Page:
This is, Whitaker argues, what’s behind the bad long-term outcomes for people on the drugs – in addition to the serious side effects, he says, the drugs put people at greater risk for chronicity and more severe forms of the condition - e.g., they lead to depression becoming bipolar disorder, and to rapid cycling, which he claims was virtually unheard of prior to their introduction.

This argument forms part of the larger historical case Whitaker attempts to make: that not only have these drugs not proven to be the miracle that did away with mental “diseases,” but that their use has contributed to a staggering epidemic of mental illness. This is a complicated story involving changing diagnostic criteria and social policy, and none of the variables is truly independent, but he argues that much of what we’re seeing in terms of mental illness and related disability is iatrogenic. It’s a more difficult argument to make, and I’d like to read his book Mad in America to see if he provides more information from the pre-drug era, but it’s compelling. What isn’t discussed enough, if he’s correct, is how lasting this is – what the prospects are for long-term recovery - if the drugs are stopped; I don’t think good data exist to answer that question.

The most disturbing part of Whitaker’s book is the section on children. Frighteningly, this is also one of the most thoroughly documented. What surprised me when I first brought this up in a comment thread was the resistance to the arguments even in the context of discussing children, and even after I linked to a small selection of the evidence from Whitaker’s site. I mean, if it’s correct that these drugs are ineffective and extremely dangerous for children, prescribing them is a terrible thing to do and making children take them is a violation of their rights and a form of abuse, with potentially far more damaging long-term effects than other forms. The evidence he provides (including, incidentally, noting things like this) certainly makes a case for stepping back and examining this very critically.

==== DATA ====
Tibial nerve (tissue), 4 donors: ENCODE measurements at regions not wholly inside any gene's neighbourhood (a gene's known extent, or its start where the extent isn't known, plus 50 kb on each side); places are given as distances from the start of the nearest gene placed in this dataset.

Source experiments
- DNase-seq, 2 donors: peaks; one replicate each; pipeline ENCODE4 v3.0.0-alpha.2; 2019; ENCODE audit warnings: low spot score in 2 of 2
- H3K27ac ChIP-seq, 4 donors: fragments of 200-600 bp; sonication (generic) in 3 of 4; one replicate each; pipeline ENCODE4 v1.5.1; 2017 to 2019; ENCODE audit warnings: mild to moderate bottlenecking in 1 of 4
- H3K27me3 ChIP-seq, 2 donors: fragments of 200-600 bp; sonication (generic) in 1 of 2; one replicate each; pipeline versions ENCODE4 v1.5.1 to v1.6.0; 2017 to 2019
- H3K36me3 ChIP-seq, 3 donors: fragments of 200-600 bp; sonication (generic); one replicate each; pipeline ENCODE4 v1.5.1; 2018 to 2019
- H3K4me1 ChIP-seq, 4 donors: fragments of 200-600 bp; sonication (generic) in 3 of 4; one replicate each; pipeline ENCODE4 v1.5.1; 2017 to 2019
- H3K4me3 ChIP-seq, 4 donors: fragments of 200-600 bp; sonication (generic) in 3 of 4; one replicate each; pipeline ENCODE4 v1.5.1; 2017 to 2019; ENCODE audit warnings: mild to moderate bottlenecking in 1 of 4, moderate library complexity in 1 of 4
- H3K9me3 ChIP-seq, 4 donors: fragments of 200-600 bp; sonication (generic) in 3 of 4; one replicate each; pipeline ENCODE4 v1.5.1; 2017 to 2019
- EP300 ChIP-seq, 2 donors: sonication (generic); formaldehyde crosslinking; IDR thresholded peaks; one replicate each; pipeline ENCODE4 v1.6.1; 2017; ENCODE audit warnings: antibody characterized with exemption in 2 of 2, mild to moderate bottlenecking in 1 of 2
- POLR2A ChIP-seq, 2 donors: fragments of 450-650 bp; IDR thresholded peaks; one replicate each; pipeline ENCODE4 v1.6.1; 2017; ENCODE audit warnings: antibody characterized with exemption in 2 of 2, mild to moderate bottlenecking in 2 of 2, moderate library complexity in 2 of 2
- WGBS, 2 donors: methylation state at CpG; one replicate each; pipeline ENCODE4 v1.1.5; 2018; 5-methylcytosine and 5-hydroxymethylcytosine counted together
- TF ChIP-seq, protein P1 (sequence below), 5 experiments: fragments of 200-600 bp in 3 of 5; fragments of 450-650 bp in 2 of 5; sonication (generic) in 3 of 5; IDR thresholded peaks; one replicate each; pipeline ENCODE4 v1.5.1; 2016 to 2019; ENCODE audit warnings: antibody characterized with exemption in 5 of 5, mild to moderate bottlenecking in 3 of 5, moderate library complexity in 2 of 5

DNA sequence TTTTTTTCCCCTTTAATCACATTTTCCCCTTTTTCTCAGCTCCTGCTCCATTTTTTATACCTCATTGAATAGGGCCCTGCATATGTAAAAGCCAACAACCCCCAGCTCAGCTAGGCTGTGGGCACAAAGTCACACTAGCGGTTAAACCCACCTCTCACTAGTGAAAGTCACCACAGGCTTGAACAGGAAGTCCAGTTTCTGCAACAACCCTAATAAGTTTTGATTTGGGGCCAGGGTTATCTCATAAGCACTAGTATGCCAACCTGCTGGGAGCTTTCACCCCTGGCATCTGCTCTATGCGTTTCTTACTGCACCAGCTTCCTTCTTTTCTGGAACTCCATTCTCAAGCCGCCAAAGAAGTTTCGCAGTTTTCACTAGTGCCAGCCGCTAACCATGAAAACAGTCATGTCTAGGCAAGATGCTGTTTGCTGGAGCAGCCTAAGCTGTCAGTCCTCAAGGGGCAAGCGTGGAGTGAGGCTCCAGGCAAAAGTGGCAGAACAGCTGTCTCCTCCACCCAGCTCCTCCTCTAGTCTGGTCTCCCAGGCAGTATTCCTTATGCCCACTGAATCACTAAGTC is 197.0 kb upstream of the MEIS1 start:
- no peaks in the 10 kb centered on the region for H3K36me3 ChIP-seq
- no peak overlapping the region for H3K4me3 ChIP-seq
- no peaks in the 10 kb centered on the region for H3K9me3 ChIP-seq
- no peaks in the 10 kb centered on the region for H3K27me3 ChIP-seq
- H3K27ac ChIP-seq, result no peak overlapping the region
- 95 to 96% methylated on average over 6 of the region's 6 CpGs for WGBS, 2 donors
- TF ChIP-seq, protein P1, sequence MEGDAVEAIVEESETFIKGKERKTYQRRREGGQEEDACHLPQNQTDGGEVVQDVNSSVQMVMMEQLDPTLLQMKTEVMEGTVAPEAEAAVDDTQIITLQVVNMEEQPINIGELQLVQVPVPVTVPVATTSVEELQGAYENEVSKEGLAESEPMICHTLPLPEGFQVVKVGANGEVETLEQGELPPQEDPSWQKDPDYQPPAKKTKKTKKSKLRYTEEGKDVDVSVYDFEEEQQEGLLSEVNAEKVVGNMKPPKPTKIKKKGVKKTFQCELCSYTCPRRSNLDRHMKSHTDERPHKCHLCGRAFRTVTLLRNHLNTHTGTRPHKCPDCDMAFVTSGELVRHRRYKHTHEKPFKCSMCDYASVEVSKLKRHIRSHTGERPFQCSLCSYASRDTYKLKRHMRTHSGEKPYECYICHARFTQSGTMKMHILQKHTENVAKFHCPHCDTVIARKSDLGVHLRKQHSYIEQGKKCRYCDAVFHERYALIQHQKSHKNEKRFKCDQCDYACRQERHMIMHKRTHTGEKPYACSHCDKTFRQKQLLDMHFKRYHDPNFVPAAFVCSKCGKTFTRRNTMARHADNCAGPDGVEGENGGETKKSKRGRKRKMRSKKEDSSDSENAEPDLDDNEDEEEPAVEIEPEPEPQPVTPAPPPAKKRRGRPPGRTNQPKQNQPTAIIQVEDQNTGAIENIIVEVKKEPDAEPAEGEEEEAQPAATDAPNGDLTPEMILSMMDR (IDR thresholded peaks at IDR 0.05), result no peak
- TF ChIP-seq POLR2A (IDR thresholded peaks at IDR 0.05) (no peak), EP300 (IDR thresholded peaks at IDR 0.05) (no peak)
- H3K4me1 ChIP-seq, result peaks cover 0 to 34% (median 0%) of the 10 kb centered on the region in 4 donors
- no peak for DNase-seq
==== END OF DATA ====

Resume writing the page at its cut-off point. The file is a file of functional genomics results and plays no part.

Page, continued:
The good news, according to both authors, is that some non-drug treatments are effective, and have few or no long-term side effects and dramatically better long-term outcomes. Neither proposes a magic bullet or suggests that everyone can be cured, but of course even if there were no alternatives beyond active placebo, that wouldn’t make the drugs any safer or more effective. It would strengthen the case for more research on and evidence-based evaluation of treatment programs. As someone who finds the drug story weak and disempowering, I see understanding this history as therapeutic in itself. Later in his book, Kirsch talks about the sorts of events and social conditions that lead to depression and need to be addressed as a public health matter, but this idea is only sketched out. Next up on this theme: